State health department joins Denver in efforts to end AIDS epidemic
Mark Salley, Communications Director | 303-692-2013 | firstname.lastname@example.org
FOR IMMEDIATE RELEASE: Dec. 1, 2015
DENVER— The Colorado Department of Public Health and Environment today joins Gov. John Hickenlooper and the city and county of Denver in its efforts to end the AIDS epidemic by 2030 through the Fast Track Cities Initiative.
The governor’s World AIDS Day Proclamation endorses the initiative (also known as the 90-90-90 Paris Declaration) and issues a call to action meet the initiative’s goals.
In August, Denver became the fourth North American city to sign on to the the initiative. Denver has agreed to achieve the following by 2020:
- Ninety percent of its people living with HIV will know their HIV status.
- Ninety percent of its people who are HIV-positive will be on treatment.
- Ninety percent of its people on treatment will have suppressed viral loads.
The initiative also calls for an end to discrimination, including stigma.
The state health department is working with the Colorado HIV Alliance for Prevention, Care and Treatment to realize the goals of the statewide strategy on HIV/AIDS, and joins the Denver Office of HIV Resources, the HIV Resources Planning Council and Denver Public Health in their commitment to the Fast Track Cities Initiative. Efforts include expanding HIV testing and prevention services, expanding HIV care and adherence to treatment, and working to end discrimination.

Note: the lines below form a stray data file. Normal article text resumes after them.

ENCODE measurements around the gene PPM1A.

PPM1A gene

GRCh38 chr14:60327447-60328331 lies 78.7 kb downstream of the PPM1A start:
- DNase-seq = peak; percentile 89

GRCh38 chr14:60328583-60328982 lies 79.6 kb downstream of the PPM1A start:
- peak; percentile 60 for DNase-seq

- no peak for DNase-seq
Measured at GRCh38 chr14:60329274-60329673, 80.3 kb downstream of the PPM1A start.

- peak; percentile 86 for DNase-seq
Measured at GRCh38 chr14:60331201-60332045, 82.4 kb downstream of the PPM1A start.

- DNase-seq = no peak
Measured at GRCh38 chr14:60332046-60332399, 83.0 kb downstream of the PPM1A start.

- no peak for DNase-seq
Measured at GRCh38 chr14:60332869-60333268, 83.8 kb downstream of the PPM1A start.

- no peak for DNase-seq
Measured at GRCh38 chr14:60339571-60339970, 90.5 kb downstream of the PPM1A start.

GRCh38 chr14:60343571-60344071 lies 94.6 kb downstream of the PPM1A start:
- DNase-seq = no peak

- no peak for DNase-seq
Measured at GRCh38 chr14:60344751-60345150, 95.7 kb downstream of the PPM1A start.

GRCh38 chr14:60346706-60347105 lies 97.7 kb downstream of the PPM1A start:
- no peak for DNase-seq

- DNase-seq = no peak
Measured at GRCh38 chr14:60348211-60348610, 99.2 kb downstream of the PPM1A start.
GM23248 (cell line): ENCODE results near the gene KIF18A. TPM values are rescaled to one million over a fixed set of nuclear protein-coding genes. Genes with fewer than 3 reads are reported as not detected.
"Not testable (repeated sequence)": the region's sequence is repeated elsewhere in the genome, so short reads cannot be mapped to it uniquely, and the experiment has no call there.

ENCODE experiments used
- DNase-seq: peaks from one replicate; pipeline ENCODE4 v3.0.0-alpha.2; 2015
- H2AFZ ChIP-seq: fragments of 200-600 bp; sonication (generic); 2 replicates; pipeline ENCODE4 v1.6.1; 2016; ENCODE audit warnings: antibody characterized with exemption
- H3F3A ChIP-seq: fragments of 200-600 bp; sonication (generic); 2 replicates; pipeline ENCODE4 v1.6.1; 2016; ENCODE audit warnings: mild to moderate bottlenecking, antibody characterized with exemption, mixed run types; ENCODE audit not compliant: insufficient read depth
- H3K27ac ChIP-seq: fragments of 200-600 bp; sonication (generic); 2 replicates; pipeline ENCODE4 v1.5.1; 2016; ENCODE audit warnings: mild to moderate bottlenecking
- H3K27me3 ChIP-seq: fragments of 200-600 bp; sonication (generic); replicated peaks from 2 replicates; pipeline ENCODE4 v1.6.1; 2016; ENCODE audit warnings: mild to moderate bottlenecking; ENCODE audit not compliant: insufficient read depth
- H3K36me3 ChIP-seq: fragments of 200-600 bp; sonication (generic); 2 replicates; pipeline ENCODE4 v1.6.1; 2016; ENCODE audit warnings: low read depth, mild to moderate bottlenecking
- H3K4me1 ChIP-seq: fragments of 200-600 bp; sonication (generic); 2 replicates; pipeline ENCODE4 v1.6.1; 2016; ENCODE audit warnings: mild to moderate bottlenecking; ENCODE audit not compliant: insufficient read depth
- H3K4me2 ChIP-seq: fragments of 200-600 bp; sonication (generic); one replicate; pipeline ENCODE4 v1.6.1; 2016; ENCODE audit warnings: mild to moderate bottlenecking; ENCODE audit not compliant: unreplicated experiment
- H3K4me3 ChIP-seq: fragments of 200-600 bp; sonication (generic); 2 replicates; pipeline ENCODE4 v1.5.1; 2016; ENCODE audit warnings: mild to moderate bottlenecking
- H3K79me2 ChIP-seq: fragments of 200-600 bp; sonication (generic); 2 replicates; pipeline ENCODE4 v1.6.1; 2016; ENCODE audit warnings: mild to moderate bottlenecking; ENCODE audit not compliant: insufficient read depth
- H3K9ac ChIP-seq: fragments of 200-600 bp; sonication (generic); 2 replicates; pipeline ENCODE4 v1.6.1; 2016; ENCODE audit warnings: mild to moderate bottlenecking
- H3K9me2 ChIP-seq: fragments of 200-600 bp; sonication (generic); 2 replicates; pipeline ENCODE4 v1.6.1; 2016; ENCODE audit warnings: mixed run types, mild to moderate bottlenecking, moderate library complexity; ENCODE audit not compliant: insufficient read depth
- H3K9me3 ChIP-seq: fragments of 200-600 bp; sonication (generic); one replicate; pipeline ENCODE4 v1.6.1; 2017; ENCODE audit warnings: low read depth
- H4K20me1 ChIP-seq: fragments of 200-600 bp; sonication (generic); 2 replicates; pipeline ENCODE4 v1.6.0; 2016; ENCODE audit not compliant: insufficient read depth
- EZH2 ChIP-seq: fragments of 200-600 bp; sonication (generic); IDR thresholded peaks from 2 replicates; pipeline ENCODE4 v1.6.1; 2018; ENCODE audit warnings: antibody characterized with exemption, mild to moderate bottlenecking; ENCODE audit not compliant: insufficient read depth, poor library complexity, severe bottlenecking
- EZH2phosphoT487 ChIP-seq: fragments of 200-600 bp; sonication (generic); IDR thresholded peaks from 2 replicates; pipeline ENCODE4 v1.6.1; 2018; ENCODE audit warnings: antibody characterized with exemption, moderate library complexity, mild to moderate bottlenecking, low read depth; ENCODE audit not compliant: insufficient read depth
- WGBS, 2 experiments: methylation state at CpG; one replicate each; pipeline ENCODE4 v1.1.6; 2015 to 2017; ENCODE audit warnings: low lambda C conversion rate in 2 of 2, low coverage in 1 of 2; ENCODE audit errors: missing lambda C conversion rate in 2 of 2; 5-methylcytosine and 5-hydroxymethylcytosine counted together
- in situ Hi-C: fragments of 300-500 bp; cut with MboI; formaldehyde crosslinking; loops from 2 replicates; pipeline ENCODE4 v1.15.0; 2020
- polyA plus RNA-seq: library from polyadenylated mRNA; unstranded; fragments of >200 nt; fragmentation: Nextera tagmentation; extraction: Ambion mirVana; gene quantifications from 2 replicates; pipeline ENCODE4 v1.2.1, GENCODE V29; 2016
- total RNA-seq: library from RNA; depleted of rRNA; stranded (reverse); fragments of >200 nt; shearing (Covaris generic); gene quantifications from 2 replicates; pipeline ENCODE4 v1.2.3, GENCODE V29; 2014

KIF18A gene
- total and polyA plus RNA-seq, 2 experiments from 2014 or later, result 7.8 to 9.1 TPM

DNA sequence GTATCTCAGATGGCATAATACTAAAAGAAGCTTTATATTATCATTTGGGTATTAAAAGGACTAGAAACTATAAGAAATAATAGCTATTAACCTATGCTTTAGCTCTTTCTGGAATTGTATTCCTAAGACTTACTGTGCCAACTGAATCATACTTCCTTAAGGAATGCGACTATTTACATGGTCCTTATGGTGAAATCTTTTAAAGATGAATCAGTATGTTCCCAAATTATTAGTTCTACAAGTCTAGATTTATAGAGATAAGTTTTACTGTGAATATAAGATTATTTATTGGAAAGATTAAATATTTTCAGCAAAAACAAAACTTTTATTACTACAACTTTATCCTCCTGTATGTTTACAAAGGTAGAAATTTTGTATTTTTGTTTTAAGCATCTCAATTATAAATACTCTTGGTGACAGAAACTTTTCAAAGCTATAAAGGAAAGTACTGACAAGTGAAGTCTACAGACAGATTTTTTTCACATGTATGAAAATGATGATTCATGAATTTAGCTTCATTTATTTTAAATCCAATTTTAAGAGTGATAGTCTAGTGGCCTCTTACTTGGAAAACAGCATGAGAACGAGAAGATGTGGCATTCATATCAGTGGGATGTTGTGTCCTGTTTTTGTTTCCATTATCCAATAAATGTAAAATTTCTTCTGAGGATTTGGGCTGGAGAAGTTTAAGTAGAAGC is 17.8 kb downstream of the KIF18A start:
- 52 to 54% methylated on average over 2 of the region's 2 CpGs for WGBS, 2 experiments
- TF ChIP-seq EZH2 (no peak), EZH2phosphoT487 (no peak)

“We now have the tools at our disposal to reach these goals,” said Mel Mattson, who leads the STI/HIV/Viral Hepatitis Branch at CDPHE. “We all will work together to best leverage our resources, and incorporate the 90/90/90 goals into our broader Colorado HIV/AIDS strategy.”
Today is the 28th World AIDS Day. This year’s theme, “The Time to Act Is Now,” underscores the need to implement the latest evidence-based HIV prevention strategies. Those include pre-exposure prophylaxis (PrEP) and highly effective HIV treatment.